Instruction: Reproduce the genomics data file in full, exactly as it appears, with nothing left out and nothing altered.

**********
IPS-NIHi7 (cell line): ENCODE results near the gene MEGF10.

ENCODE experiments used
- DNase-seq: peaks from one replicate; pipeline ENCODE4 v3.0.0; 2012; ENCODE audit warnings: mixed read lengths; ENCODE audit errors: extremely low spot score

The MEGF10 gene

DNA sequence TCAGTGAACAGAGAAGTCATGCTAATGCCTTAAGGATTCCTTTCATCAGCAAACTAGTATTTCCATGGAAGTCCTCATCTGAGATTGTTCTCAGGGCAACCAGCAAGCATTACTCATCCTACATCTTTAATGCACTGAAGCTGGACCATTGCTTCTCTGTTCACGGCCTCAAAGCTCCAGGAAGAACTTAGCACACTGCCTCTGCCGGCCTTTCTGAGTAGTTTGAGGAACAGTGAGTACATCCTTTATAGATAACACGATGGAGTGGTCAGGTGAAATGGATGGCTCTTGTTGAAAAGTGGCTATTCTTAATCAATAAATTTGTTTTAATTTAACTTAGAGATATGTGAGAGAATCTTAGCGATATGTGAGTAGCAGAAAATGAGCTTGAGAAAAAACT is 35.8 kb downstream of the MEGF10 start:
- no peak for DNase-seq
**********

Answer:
IPS-NIHi7 (cell line): ENCODE results near the gene MEGF10.

ENCODE experiments used
- DNase-seq: peaks from one replicate; pipeline ENCODE4 v3.0.0; 2012; ENCODE audit warnings: mixed read lengths; ENCODE audit errors: extremely low spot score

The MEGF10 gene

DNA sequence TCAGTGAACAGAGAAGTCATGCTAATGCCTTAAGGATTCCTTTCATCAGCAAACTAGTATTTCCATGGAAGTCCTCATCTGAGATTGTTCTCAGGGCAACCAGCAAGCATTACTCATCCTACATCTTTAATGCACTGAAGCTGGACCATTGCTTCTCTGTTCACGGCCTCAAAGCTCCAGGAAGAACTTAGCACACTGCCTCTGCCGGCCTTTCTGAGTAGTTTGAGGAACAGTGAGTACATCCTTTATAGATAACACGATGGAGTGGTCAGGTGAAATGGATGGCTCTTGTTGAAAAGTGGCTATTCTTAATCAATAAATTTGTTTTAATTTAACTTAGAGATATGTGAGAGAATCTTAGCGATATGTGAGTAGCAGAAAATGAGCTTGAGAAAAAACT is 35.8 kb downstream of the MEGF10 start:
- no peak for DNase-seq